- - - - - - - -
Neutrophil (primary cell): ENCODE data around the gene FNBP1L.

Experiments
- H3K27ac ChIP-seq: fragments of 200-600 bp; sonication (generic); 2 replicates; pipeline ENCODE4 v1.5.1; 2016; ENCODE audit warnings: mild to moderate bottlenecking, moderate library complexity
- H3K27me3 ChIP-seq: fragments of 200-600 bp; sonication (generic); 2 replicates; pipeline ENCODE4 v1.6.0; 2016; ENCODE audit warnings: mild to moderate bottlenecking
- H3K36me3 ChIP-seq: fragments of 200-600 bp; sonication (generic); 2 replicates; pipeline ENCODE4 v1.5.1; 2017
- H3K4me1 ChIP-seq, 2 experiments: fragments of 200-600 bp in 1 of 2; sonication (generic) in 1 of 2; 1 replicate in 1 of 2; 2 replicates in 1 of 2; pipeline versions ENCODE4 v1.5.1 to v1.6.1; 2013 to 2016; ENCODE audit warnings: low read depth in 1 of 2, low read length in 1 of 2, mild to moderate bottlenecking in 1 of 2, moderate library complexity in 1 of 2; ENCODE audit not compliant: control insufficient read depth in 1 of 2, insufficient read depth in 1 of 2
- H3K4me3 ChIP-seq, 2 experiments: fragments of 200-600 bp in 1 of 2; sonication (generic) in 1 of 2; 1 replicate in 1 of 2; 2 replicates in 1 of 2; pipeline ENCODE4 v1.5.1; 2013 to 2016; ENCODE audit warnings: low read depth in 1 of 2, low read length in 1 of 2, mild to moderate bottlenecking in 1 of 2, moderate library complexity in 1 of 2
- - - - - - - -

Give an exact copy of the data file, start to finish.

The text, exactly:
Neutrophil (primary cell): ENCODE data around the gene FNBP1L.

Experiments
- H3K27ac ChIP-seq: fragments of 200-600 bp; sonication (generic); 2 replicates; pipeline ENCODE4 v1.5.1; 2016; ENCODE audit warnings: mild to moderate bottlenecking, moderate library complexity
- H3K27me3 ChIP-seq: fragments of 200-600 bp; sonication (generic); 2 replicates; pipeline ENCODE4 v1.6.0; 2016; ENCODE audit warnings: mild to moderate bottlenecking
- H3K36me3 ChIP-seq: fragments of 200-600 bp; sonication (generic); 2 replicates; pipeline ENCODE4 v1.5.1; 2017
- H3K4me1 ChIP-seq, 2 experiments: fragments of 200-600 bp in 1 of 2; sonication (generic) in 1 of 2; 1 replicate in 1 of 2; 2 replicates in 1 of 2; pipeline versions ENCODE4 v1.5.1 to v1.6.1; 2013 to 2016; ENCODE audit warnings: low read depth in 1 of 2, low read length in 1 of 2, mild to moderate bottlenecking in 1 of 2, moderate library complexity in 1 of 2; ENCODE audit not compliant: control insufficient read depth in 1 of 2, insufficient read depth in 1 of 2
- H3K4me3 ChIP-seq, 2 experiments: fragments of 200-600 bp in 1 of 2; sonication (generic) in 1 of 2; 1 replicate in 1 of 2; 2 replicates in 1 of 2; pipeline ENCODE4 v1.5.1; 2013 to 2016; ENCODE audit warnings: low read depth in 1 of 2, low read length in 1 of 2, mild to moderate bottlenecking in 1 of 2, moderate library complexity in 1 of 2